On 17 June, despite the IFJ and media calling on the government to reject the extradition request, the Home Secretary gave the green light, ignoring pleas to protect media freedom.
Assange is currently fighting extradition to the US to face charges, mostly under the Espionage Act, relating to the leaking and publishing of the Afghan and Iraqi war logs.
In the US, Julian Assange would face trial on 17 counts under the Espionage Act and one count under the Computer Fraud and Abuse Act, which combined could see him imprisoned for up to 175 years. He is highly likely to be detained there in conditions of isolation or solitary confinement, despite the US government’s assurances, which would severely exacerbate his risk of suicide.
Assange has already been held in Belmarsh prison in the UK for over three years, despite the risks posed to his mental and physical health.
In March, the Supreme Court refused to consider Assange's appeal against the High Court decision, which overturned the District Court ruling barring extradition on mental health grounds. The case then recently passed to the Home Secretary.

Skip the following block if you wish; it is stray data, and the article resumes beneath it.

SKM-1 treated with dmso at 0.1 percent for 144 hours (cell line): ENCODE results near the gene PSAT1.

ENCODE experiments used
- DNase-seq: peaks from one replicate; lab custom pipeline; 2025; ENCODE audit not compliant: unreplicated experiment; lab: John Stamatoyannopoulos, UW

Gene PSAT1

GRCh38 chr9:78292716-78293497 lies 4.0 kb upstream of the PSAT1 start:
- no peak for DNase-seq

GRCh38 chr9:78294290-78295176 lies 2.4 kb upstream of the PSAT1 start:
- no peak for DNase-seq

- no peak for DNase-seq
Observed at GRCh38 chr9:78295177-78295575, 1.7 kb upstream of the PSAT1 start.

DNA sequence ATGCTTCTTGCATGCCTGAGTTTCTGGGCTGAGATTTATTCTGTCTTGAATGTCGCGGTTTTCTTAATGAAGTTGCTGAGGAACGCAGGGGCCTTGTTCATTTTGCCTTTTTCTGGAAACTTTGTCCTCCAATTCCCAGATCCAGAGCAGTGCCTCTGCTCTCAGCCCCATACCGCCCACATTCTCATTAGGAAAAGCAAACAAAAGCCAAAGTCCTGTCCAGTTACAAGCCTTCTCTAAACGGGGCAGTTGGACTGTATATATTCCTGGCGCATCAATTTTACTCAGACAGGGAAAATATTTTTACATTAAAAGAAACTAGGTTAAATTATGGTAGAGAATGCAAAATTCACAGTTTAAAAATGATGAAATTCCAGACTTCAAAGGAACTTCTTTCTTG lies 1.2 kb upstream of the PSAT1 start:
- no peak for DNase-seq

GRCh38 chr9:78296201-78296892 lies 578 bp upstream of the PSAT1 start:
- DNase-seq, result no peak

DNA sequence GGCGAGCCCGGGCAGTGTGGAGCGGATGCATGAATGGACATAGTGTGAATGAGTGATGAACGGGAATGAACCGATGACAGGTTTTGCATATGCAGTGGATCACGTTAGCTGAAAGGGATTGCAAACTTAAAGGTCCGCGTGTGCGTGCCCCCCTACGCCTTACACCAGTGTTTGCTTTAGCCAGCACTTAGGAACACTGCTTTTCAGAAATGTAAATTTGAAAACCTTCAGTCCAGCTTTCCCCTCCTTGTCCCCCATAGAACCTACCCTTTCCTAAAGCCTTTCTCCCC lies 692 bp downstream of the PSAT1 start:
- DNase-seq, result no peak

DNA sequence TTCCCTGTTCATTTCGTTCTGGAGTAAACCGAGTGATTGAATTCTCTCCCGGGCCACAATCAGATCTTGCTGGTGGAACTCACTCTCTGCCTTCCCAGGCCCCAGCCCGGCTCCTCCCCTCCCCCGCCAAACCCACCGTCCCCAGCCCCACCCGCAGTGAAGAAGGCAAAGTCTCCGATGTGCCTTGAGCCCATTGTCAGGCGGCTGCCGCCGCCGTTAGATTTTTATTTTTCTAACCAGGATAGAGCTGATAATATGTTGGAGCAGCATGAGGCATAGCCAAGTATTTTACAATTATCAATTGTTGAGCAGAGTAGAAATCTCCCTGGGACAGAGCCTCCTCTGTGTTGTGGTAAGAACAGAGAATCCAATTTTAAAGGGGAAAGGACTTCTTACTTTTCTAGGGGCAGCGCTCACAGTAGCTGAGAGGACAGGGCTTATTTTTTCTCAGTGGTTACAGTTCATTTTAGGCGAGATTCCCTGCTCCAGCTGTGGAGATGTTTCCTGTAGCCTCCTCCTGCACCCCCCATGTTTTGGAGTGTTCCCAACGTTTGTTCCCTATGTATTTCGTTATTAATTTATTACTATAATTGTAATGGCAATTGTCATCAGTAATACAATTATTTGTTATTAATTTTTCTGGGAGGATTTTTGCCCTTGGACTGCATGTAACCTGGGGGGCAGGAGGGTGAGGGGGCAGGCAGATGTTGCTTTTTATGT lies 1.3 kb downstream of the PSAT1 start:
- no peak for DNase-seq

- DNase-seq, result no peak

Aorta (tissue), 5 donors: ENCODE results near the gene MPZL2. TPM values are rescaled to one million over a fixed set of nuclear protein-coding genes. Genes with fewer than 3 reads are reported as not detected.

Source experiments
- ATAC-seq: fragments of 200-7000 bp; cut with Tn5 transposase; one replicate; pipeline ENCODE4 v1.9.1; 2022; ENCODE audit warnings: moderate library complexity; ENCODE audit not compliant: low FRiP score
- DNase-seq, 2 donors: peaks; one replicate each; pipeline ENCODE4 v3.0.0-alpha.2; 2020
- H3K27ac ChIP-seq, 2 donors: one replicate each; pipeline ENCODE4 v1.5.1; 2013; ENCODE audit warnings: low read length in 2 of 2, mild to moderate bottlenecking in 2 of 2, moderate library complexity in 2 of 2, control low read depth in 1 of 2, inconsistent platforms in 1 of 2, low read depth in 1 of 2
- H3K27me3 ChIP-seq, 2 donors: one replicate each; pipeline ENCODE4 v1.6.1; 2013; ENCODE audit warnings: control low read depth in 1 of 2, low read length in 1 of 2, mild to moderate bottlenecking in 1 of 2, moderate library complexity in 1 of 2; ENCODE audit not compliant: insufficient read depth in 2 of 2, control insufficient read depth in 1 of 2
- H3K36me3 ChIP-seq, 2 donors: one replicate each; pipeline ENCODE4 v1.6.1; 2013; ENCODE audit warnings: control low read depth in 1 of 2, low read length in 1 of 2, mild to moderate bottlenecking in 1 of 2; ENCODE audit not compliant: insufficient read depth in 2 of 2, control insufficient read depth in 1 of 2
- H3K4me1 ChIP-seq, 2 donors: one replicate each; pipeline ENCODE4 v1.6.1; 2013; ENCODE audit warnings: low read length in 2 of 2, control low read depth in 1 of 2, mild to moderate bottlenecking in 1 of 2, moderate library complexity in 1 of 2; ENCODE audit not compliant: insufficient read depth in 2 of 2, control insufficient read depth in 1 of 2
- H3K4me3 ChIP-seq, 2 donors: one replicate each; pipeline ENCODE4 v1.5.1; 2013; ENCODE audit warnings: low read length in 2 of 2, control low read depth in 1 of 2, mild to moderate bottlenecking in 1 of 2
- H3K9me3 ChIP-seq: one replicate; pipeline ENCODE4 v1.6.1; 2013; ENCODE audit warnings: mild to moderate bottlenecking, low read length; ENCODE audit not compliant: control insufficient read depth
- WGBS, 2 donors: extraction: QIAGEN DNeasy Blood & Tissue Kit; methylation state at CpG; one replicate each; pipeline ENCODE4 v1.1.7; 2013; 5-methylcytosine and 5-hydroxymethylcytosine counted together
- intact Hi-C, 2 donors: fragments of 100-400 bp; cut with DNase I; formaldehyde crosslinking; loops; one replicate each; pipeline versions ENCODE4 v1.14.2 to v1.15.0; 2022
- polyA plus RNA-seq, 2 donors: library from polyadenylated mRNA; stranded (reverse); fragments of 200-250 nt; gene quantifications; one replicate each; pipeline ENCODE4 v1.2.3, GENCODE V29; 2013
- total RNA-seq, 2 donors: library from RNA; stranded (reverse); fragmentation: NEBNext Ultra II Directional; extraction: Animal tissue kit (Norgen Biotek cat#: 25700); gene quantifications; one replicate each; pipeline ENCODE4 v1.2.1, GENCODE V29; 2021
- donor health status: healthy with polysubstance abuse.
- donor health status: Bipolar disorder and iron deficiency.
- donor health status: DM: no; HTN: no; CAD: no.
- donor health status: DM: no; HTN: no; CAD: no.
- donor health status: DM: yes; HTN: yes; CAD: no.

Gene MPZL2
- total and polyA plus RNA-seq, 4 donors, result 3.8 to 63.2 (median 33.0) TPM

The IFJ and EFJ are concerned that the decision sets a dangerous precedent that could be applied to any media outlet that publishes stories based on leaked information, or any journalist, publisher or source anywhere in the world.
The IFJ has also denounced the lack of proper justice in the future legal process that could take place as Mr Assange would be unable to adequately defend himself in the US courts, as the Espionage Act lacks a public interest defence.
IFJ President Dominique Pradalié said: "The decision of the UK Home Secretary to allow the extradition of Julian Assange is vindictive and a real blow to media freedom. Assange has simply exposed issues that were in the public interest and the failure of Priti Patel to acknowledge this is shameful and sets a terrible precedent for all those who are daily fighting to tell the truth. Our hope now lies in a successful appeal against this decision. All journalists must support Julian Assange, who enabled them to reveal US army war crimes in Iraq and Afghanistan”.
EFJ President Maja Sever said: "This decision, which shames the British government, will make the autocrats and the enemies of press freedom happy. It calls into question the freedom of journalists to hold powerful states to account. It will be enough for them to accuse journalists who expose war crimes or corruption of being spies to get them extradited. This is a real scandal."